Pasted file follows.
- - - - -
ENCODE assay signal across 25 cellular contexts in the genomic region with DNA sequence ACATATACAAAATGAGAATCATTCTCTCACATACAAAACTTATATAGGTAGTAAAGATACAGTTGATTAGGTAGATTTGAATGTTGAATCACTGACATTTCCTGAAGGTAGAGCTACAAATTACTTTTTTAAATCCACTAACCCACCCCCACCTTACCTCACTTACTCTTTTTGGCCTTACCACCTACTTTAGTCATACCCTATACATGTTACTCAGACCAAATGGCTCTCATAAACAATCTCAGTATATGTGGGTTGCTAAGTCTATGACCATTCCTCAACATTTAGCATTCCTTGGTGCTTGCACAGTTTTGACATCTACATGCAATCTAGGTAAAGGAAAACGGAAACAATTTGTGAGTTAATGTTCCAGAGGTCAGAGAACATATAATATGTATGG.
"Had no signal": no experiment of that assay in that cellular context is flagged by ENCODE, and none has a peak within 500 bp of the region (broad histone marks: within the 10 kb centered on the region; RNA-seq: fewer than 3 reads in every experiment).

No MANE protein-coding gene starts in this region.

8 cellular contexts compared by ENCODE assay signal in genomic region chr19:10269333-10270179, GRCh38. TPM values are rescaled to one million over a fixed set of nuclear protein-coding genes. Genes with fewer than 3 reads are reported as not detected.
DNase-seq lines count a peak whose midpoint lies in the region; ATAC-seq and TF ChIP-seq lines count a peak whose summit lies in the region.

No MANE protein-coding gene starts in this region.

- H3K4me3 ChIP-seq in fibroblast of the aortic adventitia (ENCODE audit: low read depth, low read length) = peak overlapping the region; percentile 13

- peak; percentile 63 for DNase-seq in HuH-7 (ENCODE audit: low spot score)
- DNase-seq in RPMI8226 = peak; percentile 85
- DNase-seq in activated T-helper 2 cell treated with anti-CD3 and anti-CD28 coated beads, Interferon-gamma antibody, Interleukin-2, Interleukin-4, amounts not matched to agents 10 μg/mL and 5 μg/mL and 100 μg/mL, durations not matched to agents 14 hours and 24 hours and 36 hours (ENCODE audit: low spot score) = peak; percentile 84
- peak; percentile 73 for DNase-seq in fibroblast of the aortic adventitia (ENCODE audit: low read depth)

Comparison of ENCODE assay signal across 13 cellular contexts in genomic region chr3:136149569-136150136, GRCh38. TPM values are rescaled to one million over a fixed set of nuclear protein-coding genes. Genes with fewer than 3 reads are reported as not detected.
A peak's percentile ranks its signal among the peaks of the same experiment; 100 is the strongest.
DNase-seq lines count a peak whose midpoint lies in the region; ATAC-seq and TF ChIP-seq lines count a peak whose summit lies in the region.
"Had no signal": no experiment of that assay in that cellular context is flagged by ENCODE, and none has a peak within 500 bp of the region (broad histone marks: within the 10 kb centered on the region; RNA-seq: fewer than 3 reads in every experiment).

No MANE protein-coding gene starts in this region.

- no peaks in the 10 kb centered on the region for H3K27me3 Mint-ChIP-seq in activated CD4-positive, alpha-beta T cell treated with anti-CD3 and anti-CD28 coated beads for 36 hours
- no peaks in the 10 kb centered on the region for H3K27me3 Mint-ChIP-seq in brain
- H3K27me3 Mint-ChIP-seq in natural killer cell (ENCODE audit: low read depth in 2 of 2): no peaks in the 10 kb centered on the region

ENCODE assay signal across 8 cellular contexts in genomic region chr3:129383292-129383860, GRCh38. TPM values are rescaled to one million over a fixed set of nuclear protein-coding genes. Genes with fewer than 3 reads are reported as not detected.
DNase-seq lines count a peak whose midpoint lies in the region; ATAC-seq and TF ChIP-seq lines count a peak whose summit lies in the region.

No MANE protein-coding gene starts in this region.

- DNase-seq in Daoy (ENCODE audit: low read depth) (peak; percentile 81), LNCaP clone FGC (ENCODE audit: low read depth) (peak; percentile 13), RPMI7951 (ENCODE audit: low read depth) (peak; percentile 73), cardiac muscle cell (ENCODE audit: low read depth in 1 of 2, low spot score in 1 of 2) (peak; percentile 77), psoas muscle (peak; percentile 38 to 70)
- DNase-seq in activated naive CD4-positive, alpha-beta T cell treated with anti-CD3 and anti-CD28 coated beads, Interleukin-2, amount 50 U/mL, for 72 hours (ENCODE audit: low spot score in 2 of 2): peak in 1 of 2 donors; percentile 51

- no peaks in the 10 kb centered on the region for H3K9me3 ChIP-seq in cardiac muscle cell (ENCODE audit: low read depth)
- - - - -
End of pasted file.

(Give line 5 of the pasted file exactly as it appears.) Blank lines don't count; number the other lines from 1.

DNase-seq lines count a peak whose midpoint lies in the region; ATAC-seq and TF ChIP-seq lines count a peak whose summit lies in the region.